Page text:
CPS teachers and staff are not fully informed of the corrective changes ISBE mandated after finding CPS’ violation of special education law.
Recommendation: The first training session that ISBE conducted took place in August, but a significant number of teachers and staff reported that they had not yet been given an option to attend the training. ISBE should speed up its special education training of CPS teachers and staff so they can carry out the corrective policy changes with the CPS special education program.
Due in large part to the Advocates’ extensive work throughout the State’s investigation, CPS reform is taking effect this school year. A majority of surveyed parents have not reported “blocks” against including IEP services that the team deems necessary. However, the findings are limited to parental and staff experience in the first month of School Year 2018- 2019. The high numbers of parents who have not experienced issues also include parents who have not yet attended an IEP meeting. Due to these limitations, it is too early to evaluate the effectiveness of CPS reform by ISBE. An end of the school year survey will show more accurate data of the impact.
Recommendation: ISBE continuously needs to enforce the corrected policies and collect feedback from parents and CPS staff throughout this school year. The above issues are related to the IEP process and most of the district’s IEP meetings are scheduled in Spring 2019. It is yet too early to say CPS’ special education program shows any measurable improvement.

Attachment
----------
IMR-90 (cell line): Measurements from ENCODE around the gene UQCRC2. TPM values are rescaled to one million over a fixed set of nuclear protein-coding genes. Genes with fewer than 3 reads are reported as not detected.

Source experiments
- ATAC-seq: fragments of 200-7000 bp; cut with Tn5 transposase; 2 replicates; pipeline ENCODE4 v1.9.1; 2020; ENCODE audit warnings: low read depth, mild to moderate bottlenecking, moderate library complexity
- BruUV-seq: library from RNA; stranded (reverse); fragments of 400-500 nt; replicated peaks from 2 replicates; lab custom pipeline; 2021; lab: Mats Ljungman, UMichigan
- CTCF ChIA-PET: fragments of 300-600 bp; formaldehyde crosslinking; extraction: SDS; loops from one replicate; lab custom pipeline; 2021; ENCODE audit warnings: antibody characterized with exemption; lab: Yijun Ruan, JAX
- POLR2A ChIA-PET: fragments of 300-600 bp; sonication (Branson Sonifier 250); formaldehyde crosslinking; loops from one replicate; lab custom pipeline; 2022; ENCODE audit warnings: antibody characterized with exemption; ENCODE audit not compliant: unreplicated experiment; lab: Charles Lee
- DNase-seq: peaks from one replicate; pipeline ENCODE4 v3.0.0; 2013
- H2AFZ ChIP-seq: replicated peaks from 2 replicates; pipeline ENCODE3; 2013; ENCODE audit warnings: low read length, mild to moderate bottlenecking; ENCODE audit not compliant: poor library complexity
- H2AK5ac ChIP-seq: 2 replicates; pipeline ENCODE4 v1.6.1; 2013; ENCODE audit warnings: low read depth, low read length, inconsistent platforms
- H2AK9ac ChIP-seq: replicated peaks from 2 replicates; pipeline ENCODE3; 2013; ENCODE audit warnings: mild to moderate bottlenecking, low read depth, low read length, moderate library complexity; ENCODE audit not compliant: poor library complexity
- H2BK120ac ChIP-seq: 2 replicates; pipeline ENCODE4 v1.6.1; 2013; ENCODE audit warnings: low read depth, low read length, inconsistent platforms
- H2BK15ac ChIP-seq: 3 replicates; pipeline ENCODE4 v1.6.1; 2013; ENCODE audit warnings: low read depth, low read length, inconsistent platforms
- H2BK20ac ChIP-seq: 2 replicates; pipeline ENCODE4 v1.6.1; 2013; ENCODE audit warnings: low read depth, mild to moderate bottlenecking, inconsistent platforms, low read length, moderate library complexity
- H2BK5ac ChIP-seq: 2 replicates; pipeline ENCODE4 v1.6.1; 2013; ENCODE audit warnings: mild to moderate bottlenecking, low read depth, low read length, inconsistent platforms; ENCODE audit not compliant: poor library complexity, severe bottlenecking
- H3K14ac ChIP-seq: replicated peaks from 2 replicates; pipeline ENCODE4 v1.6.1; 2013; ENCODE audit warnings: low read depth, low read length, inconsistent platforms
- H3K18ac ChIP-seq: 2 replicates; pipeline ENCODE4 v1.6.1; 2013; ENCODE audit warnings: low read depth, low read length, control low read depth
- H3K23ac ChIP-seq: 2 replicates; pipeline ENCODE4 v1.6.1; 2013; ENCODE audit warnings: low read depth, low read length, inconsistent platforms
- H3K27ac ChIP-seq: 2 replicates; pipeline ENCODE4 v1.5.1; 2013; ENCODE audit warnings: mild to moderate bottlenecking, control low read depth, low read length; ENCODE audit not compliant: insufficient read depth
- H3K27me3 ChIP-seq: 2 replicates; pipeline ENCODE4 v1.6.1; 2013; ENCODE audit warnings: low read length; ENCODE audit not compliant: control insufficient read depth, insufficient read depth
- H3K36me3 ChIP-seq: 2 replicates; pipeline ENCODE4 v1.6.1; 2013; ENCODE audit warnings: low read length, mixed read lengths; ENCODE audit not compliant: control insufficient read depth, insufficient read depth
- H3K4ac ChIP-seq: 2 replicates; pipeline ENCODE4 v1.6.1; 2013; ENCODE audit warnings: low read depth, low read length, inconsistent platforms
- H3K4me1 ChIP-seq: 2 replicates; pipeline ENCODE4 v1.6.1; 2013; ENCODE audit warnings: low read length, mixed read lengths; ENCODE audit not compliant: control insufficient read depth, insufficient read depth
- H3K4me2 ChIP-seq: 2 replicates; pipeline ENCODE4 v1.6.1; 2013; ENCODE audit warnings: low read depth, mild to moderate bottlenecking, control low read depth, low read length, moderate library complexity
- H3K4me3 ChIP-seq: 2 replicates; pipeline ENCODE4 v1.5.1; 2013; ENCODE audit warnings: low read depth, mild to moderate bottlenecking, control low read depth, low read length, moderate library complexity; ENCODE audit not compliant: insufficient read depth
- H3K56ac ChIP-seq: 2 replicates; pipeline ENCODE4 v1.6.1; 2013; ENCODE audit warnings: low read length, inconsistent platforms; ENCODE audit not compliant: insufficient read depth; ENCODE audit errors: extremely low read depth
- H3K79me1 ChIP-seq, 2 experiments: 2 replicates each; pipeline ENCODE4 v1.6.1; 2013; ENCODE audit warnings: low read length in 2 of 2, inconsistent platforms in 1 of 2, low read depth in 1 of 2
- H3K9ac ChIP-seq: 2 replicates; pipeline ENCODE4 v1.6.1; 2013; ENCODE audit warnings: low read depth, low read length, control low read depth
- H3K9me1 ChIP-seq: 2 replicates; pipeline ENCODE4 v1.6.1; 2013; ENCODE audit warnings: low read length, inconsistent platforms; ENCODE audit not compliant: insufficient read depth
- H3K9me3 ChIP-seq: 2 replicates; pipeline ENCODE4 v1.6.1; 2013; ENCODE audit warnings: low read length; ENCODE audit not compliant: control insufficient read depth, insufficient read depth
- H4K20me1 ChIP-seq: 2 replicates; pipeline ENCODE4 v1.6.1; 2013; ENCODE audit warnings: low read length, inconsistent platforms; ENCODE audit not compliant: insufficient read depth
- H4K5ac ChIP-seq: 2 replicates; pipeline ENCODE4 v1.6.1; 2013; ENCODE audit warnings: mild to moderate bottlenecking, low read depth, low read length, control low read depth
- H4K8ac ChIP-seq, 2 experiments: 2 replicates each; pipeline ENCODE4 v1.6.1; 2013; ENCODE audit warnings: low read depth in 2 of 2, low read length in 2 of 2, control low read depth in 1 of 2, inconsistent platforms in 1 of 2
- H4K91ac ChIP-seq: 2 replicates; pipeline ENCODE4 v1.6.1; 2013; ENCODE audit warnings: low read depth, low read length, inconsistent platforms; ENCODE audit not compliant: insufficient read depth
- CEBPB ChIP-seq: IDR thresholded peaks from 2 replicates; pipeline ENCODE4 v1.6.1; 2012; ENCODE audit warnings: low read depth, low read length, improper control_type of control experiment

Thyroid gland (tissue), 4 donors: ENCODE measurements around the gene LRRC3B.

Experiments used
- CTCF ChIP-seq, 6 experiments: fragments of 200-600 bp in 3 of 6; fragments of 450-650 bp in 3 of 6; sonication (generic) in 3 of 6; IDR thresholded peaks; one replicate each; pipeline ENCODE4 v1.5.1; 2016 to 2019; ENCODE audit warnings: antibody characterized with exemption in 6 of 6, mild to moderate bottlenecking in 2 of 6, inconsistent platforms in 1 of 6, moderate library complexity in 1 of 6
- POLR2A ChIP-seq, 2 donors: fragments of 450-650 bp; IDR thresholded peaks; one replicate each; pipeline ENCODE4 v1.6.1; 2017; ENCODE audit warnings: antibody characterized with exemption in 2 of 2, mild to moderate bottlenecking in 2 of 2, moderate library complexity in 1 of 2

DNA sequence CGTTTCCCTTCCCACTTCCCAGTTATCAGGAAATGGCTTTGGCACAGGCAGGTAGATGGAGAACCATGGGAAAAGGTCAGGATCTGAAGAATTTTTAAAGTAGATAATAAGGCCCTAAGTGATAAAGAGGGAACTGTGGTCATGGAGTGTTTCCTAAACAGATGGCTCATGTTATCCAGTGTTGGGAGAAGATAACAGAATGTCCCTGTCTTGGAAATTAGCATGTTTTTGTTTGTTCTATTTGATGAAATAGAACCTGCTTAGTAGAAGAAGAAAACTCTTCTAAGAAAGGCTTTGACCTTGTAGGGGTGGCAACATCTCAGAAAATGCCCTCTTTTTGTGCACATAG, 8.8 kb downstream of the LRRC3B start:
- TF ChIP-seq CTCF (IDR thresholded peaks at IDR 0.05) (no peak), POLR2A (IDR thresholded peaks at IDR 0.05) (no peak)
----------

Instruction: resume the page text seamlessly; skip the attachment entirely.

The Advocates Group appreciates parents, student, teachers, and other CPS staff members, and advocates who contributed to this survey for students with disabilities in CPS. We will continue to work with ISBE and CPS as a watchdog.
The Advocates Group includes: Access Living; the Shriver Center on Poverty Law; Chicago Principals and Administrators Association; the Chicago Teachers Union; Parents 4 Teachers; Ounce of Prevention Fund; Legal Council for Health Justice; Raise Your Hand for IL Public Education; LAF (Legal Assistance Foundation); Equip For Equality; Potter and Bolanos, LLC; Matt Cohen and Associates; 19th Ward Parents for Special Education, Sharon Weitzman Soltman, and Jewish Child & Family Services.